Discernment cannot be reduced to the major life decision of a religious or married vocation. In a certain sense, an authentic vocation (in whatever shape it may take) takes place within a network of interiority and decisions in which one has learned to move away from self and towards the Father’s will.

Grant it, for those who discern their vocation at a young age, such a stream of communion may not be as “front brain” as my writing suggests. While young people may possess a great relationship with the Lord, they may not be readily able to express it in ways that communicate these concepts. We do not necessarily need mastery in concepts related to discernment, but rather a general preference of the Father’s will, a habit of self-forgetting formed through Christian discipleship.

Along these lines, to truly build strong vocations, we need to talk about discernment with consistency. Discernment must rule how we operate as a Catholic Church and within each family. Likewise, discernment is the natural outgrowth of regular prayer. As we internalize the Word of God and we integrate ourselves into a rhythm of prayer, the work of the Holy Spirit wells up within our hearts with a certain regularity and familiarity.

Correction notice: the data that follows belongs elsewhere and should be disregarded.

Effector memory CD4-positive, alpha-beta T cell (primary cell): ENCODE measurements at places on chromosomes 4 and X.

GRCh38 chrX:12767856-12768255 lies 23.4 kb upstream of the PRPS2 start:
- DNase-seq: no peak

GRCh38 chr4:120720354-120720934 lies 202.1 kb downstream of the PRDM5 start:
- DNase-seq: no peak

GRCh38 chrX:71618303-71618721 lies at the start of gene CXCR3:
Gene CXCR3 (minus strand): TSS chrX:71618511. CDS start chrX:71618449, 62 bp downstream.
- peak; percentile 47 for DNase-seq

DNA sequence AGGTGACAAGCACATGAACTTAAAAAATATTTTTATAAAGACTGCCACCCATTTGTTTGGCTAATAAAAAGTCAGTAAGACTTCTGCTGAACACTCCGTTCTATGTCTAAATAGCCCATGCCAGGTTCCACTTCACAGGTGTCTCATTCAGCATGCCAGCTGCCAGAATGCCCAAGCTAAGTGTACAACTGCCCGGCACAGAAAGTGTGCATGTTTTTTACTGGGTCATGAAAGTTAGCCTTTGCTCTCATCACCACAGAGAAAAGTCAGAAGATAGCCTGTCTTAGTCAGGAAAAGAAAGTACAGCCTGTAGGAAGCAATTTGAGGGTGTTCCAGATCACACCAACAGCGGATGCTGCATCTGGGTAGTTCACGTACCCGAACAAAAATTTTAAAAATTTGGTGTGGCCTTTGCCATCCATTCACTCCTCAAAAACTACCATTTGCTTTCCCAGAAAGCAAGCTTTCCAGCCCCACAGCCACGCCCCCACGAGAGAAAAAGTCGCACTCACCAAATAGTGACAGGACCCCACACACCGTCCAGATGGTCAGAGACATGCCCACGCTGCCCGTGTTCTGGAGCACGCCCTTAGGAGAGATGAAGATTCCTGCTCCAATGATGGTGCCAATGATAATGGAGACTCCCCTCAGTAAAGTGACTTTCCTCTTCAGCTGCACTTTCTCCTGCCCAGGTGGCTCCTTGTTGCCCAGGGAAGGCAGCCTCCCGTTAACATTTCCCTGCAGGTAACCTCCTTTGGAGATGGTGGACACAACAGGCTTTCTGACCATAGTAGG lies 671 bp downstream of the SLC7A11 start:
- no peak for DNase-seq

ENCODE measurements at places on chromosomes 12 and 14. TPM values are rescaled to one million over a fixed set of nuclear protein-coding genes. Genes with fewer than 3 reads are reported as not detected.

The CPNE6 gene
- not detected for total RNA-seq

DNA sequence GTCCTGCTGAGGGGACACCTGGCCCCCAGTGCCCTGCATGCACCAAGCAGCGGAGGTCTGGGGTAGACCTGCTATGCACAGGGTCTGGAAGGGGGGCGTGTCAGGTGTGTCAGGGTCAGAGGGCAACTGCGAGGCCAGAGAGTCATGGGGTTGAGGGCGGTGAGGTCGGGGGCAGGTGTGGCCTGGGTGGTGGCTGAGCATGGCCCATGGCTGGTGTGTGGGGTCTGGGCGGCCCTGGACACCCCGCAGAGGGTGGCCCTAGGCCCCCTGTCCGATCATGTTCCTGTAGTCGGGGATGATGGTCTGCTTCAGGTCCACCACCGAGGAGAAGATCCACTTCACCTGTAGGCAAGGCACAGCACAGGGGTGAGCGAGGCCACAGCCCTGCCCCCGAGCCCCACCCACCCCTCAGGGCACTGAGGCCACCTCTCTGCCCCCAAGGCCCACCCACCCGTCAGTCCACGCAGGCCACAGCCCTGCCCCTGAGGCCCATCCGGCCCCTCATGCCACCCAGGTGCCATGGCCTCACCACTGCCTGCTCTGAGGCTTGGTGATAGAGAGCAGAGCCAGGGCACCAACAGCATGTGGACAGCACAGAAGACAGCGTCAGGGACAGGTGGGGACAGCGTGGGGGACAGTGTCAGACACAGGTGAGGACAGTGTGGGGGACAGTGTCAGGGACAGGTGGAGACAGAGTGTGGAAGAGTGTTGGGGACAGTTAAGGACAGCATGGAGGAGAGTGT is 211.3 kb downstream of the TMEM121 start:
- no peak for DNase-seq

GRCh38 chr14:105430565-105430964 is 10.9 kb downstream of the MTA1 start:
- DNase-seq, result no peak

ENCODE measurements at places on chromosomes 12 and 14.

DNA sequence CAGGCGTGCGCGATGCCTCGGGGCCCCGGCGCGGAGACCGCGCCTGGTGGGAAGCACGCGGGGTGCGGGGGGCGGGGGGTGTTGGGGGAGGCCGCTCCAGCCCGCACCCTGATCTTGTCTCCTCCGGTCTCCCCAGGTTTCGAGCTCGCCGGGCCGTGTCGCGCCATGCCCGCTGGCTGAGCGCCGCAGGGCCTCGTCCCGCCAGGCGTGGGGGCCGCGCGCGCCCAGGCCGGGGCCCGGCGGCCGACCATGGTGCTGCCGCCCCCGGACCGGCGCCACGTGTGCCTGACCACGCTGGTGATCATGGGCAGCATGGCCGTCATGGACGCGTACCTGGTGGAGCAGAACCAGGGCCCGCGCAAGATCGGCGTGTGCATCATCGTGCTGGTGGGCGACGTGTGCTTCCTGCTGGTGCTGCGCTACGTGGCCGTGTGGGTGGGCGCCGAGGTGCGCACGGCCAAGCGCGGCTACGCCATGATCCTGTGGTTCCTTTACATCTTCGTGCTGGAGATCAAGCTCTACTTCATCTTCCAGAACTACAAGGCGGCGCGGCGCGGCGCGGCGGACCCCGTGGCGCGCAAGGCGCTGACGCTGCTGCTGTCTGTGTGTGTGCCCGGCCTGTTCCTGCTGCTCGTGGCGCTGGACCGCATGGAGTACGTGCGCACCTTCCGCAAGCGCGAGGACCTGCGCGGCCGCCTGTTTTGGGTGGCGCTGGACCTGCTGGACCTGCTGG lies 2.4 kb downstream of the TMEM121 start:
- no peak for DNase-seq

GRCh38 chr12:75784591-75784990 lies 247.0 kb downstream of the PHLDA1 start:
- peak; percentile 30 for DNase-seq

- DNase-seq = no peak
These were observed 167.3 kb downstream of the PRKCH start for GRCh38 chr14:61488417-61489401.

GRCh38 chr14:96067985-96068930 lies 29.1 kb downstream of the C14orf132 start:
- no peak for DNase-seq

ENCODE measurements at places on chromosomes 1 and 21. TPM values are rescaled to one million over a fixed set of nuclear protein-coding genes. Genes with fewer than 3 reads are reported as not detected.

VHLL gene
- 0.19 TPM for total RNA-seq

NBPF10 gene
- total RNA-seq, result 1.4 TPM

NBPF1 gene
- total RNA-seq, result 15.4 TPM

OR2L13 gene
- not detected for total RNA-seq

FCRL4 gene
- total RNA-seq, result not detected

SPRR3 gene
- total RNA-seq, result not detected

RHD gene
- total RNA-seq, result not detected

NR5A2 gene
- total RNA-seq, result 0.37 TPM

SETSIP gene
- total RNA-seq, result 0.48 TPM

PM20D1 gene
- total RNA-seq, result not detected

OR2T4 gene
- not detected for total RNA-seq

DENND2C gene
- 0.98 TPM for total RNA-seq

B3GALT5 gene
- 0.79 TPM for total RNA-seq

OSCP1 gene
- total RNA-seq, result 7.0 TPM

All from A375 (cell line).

Thus, in time, communities grounded in the Word of God and in the Sacraments become schools in which God’s way of communicating and acting takes flesh. Vocations to the priesthood are born in these kinds of exchanges in which fidelity and tenderness allow for that Sabbath rest which is the work of the Holy Spirit. The more we are centered on Christ, the more we let go of surface illusions, and the more we let go of surface illusions, the more we learn what truly matters in this life.

As always the call to conversion remains an essential element of the discovery of God’s will. By renouncing sin and the enticements of the Devil, we make possible a culture of discernment in which live totally for Christ, and in living for him discover our true selves.